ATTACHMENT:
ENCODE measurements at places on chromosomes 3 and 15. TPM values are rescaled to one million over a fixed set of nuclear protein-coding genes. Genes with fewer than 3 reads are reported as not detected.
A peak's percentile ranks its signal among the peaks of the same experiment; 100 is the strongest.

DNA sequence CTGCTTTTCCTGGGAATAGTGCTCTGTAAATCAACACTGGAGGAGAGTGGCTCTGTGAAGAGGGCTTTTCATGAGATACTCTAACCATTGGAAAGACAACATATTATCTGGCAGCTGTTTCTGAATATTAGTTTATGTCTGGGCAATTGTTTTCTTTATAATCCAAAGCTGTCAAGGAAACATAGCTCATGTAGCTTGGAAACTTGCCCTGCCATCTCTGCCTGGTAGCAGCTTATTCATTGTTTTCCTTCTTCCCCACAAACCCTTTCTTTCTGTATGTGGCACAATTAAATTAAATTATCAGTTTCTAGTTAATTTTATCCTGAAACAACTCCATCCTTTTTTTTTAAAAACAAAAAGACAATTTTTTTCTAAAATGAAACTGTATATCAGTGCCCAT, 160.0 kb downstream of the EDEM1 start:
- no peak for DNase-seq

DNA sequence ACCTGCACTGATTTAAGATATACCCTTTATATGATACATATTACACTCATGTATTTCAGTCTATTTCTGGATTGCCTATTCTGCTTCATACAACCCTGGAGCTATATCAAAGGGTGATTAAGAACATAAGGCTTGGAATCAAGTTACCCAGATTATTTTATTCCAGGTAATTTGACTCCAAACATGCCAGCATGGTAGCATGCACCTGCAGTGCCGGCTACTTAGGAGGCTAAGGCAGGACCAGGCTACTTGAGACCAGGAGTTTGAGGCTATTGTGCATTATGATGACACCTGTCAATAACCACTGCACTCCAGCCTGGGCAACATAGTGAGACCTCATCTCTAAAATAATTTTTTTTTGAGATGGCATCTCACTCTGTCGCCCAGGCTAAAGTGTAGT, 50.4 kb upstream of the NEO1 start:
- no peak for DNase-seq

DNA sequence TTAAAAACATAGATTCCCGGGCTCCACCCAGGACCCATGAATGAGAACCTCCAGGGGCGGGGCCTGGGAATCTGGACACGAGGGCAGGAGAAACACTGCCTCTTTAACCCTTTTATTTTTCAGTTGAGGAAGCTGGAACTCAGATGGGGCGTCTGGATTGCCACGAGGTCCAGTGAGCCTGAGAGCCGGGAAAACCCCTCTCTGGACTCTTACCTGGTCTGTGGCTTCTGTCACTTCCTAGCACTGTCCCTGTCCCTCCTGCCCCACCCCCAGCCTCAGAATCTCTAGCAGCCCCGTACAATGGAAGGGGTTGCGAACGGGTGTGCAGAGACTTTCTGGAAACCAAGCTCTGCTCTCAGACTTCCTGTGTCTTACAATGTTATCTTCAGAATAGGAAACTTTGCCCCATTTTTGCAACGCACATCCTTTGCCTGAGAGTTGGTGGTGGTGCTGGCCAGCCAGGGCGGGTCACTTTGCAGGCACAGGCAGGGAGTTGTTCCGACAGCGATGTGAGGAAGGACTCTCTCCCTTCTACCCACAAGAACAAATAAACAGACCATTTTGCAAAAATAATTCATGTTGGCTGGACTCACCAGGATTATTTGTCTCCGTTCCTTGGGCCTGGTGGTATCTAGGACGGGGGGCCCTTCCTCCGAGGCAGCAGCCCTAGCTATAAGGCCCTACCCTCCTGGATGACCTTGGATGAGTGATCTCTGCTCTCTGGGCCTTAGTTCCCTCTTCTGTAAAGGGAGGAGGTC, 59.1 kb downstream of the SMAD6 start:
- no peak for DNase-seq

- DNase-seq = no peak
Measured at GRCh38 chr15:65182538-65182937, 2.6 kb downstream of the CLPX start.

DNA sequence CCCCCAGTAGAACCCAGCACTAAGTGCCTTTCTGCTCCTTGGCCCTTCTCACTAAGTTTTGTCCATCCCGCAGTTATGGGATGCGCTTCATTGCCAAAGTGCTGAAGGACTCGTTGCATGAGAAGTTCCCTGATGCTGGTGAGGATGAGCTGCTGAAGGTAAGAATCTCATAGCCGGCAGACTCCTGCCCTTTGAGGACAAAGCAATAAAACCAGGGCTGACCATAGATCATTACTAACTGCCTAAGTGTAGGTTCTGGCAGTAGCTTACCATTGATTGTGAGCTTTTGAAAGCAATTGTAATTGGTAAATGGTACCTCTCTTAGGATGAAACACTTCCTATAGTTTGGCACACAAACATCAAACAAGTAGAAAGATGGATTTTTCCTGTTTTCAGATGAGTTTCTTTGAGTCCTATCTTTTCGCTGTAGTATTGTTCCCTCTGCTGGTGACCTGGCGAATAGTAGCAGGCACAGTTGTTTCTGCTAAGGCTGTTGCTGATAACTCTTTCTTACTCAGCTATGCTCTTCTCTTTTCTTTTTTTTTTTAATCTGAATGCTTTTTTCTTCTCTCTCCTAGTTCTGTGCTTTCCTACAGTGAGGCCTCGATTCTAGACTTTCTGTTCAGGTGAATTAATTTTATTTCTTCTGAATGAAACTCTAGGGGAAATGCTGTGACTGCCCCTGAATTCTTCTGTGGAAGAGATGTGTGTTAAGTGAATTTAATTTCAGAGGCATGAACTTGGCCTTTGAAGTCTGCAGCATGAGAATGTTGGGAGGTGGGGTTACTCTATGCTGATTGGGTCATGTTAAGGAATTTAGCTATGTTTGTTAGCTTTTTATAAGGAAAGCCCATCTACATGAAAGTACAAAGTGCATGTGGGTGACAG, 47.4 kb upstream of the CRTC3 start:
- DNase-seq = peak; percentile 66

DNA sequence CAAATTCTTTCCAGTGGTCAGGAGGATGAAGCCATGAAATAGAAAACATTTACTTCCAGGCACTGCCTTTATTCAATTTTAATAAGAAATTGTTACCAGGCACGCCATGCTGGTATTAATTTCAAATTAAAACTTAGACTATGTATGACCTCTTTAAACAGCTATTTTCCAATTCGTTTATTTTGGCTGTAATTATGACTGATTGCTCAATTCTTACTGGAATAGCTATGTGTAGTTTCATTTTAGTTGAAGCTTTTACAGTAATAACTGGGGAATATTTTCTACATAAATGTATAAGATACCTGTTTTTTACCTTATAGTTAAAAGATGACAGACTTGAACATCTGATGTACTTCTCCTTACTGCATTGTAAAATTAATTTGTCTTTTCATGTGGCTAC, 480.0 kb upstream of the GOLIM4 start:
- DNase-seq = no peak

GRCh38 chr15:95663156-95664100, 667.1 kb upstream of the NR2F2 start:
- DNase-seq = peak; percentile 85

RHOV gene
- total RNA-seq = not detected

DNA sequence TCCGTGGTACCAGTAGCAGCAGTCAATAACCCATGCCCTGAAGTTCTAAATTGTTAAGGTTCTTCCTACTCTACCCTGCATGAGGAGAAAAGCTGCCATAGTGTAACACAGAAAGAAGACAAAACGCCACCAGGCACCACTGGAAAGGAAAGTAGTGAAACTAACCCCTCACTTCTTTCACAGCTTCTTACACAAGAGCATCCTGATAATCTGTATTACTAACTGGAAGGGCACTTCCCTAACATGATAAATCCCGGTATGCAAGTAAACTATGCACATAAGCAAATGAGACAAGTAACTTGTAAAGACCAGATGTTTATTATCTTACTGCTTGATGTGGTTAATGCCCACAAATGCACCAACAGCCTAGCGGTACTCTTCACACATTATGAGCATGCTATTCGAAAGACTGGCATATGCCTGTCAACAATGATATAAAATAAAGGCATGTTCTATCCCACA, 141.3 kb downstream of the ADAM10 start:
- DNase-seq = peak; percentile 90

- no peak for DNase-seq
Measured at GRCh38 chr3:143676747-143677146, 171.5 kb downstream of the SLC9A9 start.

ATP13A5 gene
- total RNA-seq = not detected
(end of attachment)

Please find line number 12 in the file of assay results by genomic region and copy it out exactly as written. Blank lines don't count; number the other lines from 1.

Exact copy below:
- DNase-seq = peak; percentile 66